John Phelan

A seemingly innocuous pick for Chief Justice of the Connecticut Supreme Court has over the past few months morphed into a political bloodbath.

Justice Andrew McDonald, a left-leaning, gay judge who currently serves on the State Supreme Court, was nominated by Gov. Dannel Malloy to replace Chief Justice Chase Rogers, who retired from the court in February. A Republican-led effort defeated  the nomination, raising questions about what impact the rejection could have on the upcoming election.

After confirmation in the state House of Representatives by a 75–74 vote, the state Senate voted on McDonald’s nomination last Tuesday. The measure fell short by three votes, in a 16–19 split.

Malloy, a longtime political ally of McDonald’s, immediately condemned the decision in a statement, calling Republicans’ reasons for blocking the nomination “tortured explanations [that] do not stand up to basic standards of logic.”

State Sen. Beth Bye, D-West Hartford, the only openly gay senator in Connecticut, also condemned the decision. She said in a speech that bias against McDonald’s sexuality played a part in the unusual scrutiny surrounding the nomination, including a 13-hour confirmation hearing. Numerous other Democrats have made similar allegations, framing the vote as a referendum on McDonald’s sexuality and not his politics.

Republican columnist Chris Powell, however, does not buy that narrative. Like many other Republicans, Powell cited McDonald’s deciding vote on a 2015 ruling on the death penalty as a genuine concern Republicans have with his politics. Powell also pointed to McDonald’s comparatively easy 2013 confirmation for the Supreme Court as evidence that Republican opposition was about policy, not social beliefs.

“I would say the vast majority of Republicans who voted against him are probably OK with gay rights,” said Gary Rose, a professor of government and politics at Sacred Heart University. “[The backlash] seems like an attempt by the governor to spear the Republicans to make them look like Neanderthals.”

It remains unclear what impact the controversial rejection will have on electoral races this fall. A number of Democratic candidates for governor tweeted about their support for McDonald, including front-runners Ned Lamont SOM ’80 and former West Hartford Mayor Jonathan Harris. Gubernatorial hopeful and Hartford Mayor Luke Bronin ’01 LAW ’06 suggested on Twitter that he would renominate McDonald if elected governor.

Rose said this posturing by candidates is an effort to align themselves with their party — to show voters and party officials they are on board with the current Democratic social platform.

Still, Powell sees no issue with the renomination.

“If the November election is the referendum on the McDonald case and the Democrats prevail, they will have every right to vindicate him by renominating him,” he said. “This is democracy.”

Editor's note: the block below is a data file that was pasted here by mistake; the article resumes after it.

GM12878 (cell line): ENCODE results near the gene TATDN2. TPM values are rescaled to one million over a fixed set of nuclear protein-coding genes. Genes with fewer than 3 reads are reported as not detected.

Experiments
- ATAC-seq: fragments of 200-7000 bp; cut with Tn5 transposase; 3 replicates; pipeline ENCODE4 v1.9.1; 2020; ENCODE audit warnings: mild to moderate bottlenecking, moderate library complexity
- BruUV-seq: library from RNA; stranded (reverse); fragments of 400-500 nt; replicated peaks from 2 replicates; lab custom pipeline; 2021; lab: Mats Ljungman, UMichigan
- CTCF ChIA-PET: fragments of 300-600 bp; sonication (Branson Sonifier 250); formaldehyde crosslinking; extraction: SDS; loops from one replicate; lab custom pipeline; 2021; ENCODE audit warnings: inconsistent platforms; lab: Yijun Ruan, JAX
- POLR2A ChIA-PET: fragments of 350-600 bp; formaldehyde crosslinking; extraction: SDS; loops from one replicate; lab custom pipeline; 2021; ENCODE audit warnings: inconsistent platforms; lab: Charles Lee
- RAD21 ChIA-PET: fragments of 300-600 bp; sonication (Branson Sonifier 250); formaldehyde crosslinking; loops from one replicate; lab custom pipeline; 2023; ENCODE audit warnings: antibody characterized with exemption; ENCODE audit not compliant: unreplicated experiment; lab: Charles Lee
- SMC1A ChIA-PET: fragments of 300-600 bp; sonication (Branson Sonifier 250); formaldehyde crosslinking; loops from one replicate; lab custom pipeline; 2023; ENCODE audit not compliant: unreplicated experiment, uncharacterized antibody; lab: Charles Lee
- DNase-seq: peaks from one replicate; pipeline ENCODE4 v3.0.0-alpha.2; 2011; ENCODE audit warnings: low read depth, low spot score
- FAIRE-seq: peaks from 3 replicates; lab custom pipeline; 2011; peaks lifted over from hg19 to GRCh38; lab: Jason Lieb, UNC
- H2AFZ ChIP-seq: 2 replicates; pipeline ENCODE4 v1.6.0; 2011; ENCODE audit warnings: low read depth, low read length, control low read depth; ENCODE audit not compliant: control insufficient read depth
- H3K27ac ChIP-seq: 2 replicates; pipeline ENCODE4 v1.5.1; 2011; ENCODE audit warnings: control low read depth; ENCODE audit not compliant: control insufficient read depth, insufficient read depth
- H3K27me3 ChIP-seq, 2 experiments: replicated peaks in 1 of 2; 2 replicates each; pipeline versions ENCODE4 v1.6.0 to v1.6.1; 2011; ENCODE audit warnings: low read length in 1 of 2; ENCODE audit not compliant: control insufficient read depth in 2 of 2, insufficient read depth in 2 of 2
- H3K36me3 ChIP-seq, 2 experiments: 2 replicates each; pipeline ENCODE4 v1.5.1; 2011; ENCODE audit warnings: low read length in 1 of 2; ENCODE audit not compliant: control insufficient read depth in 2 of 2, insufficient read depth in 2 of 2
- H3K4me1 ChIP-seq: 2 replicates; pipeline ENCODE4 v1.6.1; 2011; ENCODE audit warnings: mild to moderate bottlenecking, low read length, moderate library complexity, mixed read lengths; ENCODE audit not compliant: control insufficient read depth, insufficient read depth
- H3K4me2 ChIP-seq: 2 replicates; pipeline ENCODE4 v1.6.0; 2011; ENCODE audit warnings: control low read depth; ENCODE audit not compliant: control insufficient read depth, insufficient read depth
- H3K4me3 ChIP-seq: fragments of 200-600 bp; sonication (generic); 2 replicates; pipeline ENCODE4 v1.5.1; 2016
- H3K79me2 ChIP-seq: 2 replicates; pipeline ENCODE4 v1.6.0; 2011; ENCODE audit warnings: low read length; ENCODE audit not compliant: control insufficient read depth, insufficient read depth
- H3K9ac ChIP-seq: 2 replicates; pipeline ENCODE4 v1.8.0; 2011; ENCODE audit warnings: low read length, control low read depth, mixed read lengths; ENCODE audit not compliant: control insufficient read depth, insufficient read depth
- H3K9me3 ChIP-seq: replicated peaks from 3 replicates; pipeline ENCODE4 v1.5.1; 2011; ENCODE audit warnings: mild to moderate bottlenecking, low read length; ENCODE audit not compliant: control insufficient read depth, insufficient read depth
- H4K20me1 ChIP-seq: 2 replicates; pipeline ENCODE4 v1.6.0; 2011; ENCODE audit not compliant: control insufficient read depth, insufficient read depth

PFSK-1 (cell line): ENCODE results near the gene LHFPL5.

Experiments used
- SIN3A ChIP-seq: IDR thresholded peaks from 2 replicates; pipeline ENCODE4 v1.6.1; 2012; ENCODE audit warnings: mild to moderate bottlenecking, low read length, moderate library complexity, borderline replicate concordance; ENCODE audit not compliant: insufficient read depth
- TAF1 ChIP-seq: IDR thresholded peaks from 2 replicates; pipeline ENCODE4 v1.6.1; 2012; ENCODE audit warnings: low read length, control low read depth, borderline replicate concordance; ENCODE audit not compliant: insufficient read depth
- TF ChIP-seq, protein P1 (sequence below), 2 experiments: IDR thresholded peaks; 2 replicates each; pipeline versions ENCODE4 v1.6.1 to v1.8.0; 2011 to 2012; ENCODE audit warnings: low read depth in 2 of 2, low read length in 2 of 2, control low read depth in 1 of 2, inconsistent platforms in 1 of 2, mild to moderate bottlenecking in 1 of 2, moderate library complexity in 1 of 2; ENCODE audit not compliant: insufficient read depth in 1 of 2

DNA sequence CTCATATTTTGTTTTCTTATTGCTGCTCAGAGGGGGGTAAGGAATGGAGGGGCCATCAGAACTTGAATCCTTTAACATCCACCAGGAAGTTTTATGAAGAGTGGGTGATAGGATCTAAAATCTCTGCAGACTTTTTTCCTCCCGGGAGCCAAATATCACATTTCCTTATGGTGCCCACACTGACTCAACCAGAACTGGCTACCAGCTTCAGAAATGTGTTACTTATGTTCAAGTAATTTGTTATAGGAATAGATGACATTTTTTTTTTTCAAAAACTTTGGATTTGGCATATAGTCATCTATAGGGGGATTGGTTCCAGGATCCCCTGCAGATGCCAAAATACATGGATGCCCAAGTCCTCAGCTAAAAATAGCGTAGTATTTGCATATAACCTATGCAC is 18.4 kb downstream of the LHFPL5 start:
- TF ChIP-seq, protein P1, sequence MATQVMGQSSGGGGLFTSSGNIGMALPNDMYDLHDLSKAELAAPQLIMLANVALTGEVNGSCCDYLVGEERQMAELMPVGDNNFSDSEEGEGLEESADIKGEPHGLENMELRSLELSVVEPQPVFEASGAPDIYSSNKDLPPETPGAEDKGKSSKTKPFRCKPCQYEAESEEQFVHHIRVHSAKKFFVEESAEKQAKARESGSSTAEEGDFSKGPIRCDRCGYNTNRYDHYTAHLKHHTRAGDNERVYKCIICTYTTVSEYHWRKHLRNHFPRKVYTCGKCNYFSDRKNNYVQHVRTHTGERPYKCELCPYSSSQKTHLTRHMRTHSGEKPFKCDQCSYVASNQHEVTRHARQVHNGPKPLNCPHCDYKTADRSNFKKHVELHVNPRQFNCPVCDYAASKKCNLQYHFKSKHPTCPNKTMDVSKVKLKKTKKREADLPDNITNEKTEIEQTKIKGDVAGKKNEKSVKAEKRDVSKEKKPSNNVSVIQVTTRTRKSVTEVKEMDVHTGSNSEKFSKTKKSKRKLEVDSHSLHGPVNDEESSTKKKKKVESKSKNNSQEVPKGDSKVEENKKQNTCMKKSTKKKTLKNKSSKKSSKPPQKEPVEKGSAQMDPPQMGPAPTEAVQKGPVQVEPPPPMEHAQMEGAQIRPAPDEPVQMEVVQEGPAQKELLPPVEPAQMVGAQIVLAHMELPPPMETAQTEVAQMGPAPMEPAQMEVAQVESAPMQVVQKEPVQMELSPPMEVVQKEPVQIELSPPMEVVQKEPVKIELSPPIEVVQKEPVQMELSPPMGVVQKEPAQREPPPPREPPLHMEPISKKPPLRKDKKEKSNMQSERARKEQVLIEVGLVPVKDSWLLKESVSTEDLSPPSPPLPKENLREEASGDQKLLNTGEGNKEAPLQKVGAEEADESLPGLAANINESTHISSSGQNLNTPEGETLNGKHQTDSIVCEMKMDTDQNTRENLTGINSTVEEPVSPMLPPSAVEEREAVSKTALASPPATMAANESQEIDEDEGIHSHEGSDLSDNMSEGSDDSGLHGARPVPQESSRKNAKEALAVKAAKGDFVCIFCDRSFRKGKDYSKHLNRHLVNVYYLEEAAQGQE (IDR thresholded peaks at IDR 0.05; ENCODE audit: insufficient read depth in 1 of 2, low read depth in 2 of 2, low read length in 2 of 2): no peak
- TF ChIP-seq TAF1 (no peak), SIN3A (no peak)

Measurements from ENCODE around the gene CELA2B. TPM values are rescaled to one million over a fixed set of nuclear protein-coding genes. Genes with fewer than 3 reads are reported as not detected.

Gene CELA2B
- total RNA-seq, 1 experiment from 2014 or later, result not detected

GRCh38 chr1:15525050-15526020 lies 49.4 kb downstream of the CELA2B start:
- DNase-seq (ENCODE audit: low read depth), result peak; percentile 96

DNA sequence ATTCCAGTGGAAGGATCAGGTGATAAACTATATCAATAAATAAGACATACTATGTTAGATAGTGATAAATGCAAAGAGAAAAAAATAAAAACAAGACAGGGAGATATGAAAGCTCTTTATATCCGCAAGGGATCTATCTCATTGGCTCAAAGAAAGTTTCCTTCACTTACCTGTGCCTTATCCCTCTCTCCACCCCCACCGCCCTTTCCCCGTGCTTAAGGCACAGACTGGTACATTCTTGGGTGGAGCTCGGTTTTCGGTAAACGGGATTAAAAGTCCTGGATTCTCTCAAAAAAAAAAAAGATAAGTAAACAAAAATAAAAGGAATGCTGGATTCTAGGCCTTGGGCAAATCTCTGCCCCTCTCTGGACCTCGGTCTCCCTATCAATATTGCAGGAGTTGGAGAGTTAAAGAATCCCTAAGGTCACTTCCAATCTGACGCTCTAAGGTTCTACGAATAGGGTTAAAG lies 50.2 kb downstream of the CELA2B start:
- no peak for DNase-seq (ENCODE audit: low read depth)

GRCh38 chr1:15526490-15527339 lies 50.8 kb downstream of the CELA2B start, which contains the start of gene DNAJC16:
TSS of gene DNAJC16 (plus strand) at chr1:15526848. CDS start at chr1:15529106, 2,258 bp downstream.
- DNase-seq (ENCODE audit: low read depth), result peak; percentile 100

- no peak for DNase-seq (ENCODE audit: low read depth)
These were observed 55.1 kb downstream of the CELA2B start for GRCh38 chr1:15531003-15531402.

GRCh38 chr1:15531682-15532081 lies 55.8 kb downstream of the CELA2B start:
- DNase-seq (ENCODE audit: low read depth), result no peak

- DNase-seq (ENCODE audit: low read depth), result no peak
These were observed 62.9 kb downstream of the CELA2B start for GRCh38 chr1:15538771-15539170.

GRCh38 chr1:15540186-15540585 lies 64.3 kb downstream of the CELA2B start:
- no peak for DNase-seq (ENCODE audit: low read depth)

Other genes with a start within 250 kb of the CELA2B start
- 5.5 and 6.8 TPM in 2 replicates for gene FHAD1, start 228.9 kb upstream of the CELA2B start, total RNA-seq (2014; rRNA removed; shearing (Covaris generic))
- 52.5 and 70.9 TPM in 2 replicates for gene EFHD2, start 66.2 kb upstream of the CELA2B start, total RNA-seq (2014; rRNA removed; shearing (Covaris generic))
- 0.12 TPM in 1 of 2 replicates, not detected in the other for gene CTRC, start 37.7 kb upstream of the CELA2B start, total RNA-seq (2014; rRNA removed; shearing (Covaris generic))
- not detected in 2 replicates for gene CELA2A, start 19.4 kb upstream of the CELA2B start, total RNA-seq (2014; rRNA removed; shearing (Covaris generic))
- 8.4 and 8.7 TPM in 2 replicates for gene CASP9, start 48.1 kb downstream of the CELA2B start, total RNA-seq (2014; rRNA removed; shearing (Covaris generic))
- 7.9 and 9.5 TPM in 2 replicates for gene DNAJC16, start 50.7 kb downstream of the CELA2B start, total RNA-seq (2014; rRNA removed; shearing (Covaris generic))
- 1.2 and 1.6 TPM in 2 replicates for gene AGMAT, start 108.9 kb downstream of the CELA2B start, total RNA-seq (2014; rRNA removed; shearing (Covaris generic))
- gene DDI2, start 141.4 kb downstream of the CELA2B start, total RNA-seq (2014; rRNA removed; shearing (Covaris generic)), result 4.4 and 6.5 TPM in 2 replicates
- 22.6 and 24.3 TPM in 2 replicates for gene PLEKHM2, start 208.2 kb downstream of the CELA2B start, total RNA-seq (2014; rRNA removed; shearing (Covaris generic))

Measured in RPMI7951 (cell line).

Both Powell and Rose, however, doubt McDonald will still be fresh in voters’ minds when it comes time to elect a governor this fall. Because of the pace of the news cycle, they said, other issues, like the state’s economy and budget will likely seem more significant come election season.

Although the impact on the gubernatorial race may be minimal, the McDonald’s rejection will certainly affect the judicial nominations of whoever ends up occupying the governor’s mansion in 2019. Bye suggested in a Hartford Courant op-ed that the state Senate is starting to reflect the partisan nature of its national counterpart, and Rose agrees.

“There’s no question in my mind that what we have been witnessing in Washington politics is working its way into state politics,” said Rose. “It’s not a mirror image, but we are moving in that direction.”

Rose also said a smaller, more ideologically homogeneous Republican Party and the movement of the Democratic Party towards its progressive wing has widened the partisan gap.

This partisan gap could complicate the new governor’s judicial nominations. The so-called “honeymoon period” after an election, where a governor or similarly powered elected official is able to make nominations with comparatively little scrutiny, may be shortened or eliminated entirely.

Powell said this recent trend of partisan scrutiny is also a product of so-called “superlegislators” on the judicial bench — judges who tend to act more as lawmakers than impartial arbiters. Because of this power, Powell said, legislators are more adamant about confirming judges that reflect their own beliefs.

“Liberals and conservatives alike are trying to constitutionalize their ideologies,” he said.

Rose also suggested that Democrats may seek revenge for McDonald’s rejection if a Republican governor is elected, likely heavily scrutinizing or potentially even blocking nominations.

McDonald will continue to serve as an associate justice on the State Supreme Court.

Conor Johnson | conor.johnson@yale.edu